President: Isaias Afwerki (1993)
Total area: 46,842 sq mi (121,320 sq km)
Population (2014 est.): 6,380,803 (growth rate: 2.3%); birth rate: 30.69/1000; infant mortality rate: 38.44/1000; life expectancy: 63.51
Capital and largest city (2011 est.): Asmara, 712,000
Other large cities: the ports of Massawa, 30,700; and Assab, 56,300
Monetary unit: NakfaNational name: Hagere Ertra
Languages: Tigrinya (official), Arabic (official), English (official), Tigre, Kunama, Afar, other Cushitic languages
Ethnicity/race: nine recognized ethnic groups: Tigrinya 55%, Tigre 30%, Saho 4%, Kunama 2%, Rashaida 2%, Bilen 2%, other (Afar, Beni Amir, Nera) 5% (2010 est.)
National Holiday: Independence Day, May 24
Religions: Muslim, Coptic Christian, Roman Catholic, Protestant
Literacy rate: 68.9% (2011 est.)
Economic summary: GDP/PPP (2013 est.): $4.717 billion; per capita $1,200 . Real growth rate: 7%. Inflation: 13%. Unemployment: n.a. Arable land: 5.87%. Agriculture: sorghum, lentils, vegetables, corn, cotton, tobacco, coffee, sisal; livestock, goats; fish. Labor force: 2.955 billion (2012); agriculture 80%, industry and services 20%. Industries: food processing, beverages, clothing and textiles, salt, cement, commercial ship repair. Natural resources: gold, potash, zinc, copper, salt, possibly oil and natural gas, fish. Exports: $496.2 million (2013 est.): livestock, sorghum, textiles, food, small manufactures. Imports: $1.027 billion (2013 est.): machinery, petroleum products, food, manufactured goods. Major trading partners: Australia, France, Malaysia, Italy, Sudan, Saudi Arabia, Jordan, Germany, China, Brazil, U.S., Turkey (2006).
Communications: Telephones: main lines in use: 60,000 (2012); mobile cellular: 305,300 (2012). Broadcast media: government controls broadcast media with private ownership prohibited; 1 state-owned TV station; state-owned radio operates 2 networks; purchases of satellite dishes and subscriptions to international broadcast media are permitted (2007). Internet hosts: 701 (2012). Internet users: 200,000 (2008).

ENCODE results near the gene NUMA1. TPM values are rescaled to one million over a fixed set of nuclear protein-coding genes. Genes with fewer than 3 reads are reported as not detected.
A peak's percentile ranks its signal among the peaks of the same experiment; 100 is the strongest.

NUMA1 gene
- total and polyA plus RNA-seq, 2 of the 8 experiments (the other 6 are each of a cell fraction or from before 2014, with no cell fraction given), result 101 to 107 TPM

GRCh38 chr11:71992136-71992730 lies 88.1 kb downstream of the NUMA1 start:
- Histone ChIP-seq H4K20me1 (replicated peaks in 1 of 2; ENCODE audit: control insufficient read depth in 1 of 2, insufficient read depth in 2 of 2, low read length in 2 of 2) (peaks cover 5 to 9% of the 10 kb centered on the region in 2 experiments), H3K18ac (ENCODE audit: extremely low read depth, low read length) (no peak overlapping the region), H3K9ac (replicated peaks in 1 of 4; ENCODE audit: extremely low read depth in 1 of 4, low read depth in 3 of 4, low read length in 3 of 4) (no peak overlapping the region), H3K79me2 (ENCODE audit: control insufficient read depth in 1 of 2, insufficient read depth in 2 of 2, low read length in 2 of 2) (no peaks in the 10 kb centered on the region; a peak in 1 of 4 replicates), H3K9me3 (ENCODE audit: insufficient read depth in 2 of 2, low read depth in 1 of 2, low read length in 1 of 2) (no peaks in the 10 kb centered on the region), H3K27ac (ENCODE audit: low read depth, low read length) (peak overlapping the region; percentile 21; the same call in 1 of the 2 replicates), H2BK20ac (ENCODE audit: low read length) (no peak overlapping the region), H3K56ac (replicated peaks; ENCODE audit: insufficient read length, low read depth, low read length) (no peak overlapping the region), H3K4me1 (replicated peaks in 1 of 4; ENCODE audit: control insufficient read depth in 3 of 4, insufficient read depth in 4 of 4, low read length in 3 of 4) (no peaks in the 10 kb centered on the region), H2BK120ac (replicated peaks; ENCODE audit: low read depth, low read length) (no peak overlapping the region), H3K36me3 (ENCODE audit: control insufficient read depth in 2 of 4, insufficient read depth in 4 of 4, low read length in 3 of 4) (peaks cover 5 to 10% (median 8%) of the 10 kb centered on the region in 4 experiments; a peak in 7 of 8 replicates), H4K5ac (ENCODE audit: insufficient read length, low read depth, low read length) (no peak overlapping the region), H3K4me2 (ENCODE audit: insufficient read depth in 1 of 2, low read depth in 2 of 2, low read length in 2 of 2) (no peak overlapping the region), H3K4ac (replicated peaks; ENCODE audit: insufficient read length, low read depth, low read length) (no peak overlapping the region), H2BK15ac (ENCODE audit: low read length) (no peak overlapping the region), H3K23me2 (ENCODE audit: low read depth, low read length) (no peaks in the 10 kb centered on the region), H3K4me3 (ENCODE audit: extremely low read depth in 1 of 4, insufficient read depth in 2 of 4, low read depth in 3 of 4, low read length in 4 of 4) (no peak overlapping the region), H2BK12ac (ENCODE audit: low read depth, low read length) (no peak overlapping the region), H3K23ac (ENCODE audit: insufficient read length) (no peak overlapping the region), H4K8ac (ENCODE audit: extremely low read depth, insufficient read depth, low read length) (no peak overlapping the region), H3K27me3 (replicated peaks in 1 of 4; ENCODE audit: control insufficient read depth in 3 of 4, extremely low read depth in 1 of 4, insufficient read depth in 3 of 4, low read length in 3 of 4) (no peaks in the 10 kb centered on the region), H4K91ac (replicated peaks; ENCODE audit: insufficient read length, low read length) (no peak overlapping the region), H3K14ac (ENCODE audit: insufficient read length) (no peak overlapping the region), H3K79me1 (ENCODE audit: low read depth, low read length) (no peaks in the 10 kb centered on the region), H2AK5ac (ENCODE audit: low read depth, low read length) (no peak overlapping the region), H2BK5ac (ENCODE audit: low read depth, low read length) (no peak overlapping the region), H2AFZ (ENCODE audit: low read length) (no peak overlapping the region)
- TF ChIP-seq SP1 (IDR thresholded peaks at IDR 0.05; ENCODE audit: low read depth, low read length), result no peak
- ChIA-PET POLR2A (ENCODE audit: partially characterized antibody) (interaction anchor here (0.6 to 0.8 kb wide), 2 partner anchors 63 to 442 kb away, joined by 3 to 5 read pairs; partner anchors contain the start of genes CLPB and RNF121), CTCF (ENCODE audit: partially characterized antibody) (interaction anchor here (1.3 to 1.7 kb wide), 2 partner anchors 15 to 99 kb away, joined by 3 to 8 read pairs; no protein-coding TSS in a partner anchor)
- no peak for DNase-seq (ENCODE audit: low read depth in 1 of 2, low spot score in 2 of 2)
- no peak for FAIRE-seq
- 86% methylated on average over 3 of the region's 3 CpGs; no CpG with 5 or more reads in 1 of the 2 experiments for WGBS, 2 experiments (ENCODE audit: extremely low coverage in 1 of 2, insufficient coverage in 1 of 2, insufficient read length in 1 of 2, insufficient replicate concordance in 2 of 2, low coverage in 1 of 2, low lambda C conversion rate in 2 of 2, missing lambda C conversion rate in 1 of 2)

Transportation: Railways: total: 306 km (2008). Highways: total: 4,010 km; paved: 874 km; unpaved: 3,136 km (2000 est.). Ports and harbors: Assab, Massawa. Airports: 13 (2013).
International disputes: Eritrea and Ethiopia agreed to abide by 2002 Ethiopia-Eritrea Boundary Commission's (EEBC) delimitation decision, but neither party responded to the revised line detailed in the November 2006 EEBC Demarcation Statement; Sudan accuses Eritrea of supporting eastern Sudanese rebel groups; in 2008 Eritrean troops moved across the border on Ras Doumera peninsula and occupied Doumera Island with undefined sovereignty in the Red Sea.
Eritrea was part of the first Ethiopian kingdom of Aksum until its decline in the 8th century. It came under the control of the Ottoman Empire in the 16th century, and later of the Egyptians. The Italians captured the coastal areas in 1885, and the Treaty of Uccialli (May 2, 1889) gave Italy sovereignty over part of Eritrea. The Italians named their colony after the Roman name for the Red Sea, Mare Erythraeum, and ruled there until World War II. The British captured Eritrea in 1941 and later administered it as a UN Trust Territory until it became federated with Ethiopia on Sept. 15, 1952. Eritrea was made an Ethiopian province on Nov. 14, 1962. A civil war broke out against the Ethiopian government, led by rebel groups who opposed the union and wanted independence for Eritrea. Fighting continued over the next 32 years.
In 1991, the Ethiopian People's Revolutionary Democratic Front deposed the country's hard-line Communist dictator Mengistu. Without Mengistu's troops to battle, the Eritrean People's Liberation Front was able to gain control of Asmara, the Eritrean capital, and form a provisional government. In 1993, a referendum on Eritrean independence was held, supported by the UN and the new Ethiopian government. Eritrean voters almost unanimously opted for an independent republic. Ethiopia recognized Eritrea's sovereignty on May 3, 1993, and sought a new era of cooperation between the two countries.
The cooperation did not last long. Following Eritrea's independence, Eritrea and Ethiopia disagreed about the exact demarcation of their borders, and in May 1998 border clashes broke out. Both impoverished countries spent millions of dollars on warplanes and weapons, about 80,000 people were killed, and refugees were legion. The war essentially ended in a stalemate, and a formal peace agreement was signed in Dec. 2000. In Dec. 2005, an international Court of Arbitration ruled that Eritrea had violated international law when it attacked Ethiopia in 1998.